Shockwave Motors: Tech as cool as it sounds

In terms of combustion engines, you’ve usually got two choices: traditional (pistons, crankshafts and cylinders) or the Wankel 0r Rotary Engine. Both use a combustible fuel/air mix that is compressed and ignited, applying torque to a central crankshaft. A limitation of these motors is the speed at which they can turn, since they rely on so many moving parts. This boundary leads to the need for weighty transmissions and cooling systems.

Thanks to a completely out-of-left-field design by Michigan State University, it may be possible to get a 60% fuel-to-movement ratio, compared to the current combustion engine that gets ~15%. Along with the small size (it’s roughly the size of a saucepot) and no need for transmissions, cooling systems or emissions, the weight reduction alone means good news for fuel economy. Hit up the break to read more:

Image Credit: New Scientist

The Shockwave Engine is a departure from the current combustion engine much in the way the rotary engine was.

The grooves in the engine’s rotor contain a fuel and air mixture that is brought in from the center. As the sections spin, that mixture is compressed- creating the shockwave -and ignited, supplying more torque directly to the driveshaft with exhaust exiting on the outsides.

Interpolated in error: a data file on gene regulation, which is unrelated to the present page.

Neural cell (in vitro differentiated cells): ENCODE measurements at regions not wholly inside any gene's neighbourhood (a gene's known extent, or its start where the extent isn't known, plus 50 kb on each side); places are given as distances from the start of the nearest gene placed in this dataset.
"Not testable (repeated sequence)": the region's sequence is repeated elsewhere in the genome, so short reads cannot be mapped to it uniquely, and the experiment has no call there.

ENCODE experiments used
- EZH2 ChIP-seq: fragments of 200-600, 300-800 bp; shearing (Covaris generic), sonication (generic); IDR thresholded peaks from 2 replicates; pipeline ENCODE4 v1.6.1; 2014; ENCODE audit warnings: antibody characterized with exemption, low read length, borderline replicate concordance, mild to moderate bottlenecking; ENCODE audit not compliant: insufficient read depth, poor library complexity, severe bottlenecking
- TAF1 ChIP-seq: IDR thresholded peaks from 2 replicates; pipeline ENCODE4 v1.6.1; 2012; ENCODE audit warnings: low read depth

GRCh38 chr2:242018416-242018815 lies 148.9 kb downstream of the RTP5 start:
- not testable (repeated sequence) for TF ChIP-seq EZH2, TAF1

This engine, while magical is still in the developmental phase. Norbert Müller, the researcher at MSU, has high hopes for the engine, stating that the drastic weight reduction (due to the fact that this engine needs no camshafts, pistons or valves) as well as the high fuel efficiency will dramatically help mileage numbers in future cars.

Currently, the engine is aimed at hybrid vehicles. This is the most logical, as the small engine could probably not stand up to the huge torque requirements of an F-350. Yet if you attach this bad boy to a generator, you’ve got an extremely efficient motor that is quick at charging your batteries, keeping that Chevy Volt-style hybrid on the road for longer.

Sources :

Popular Science (image credit):
New Scientist (image credit):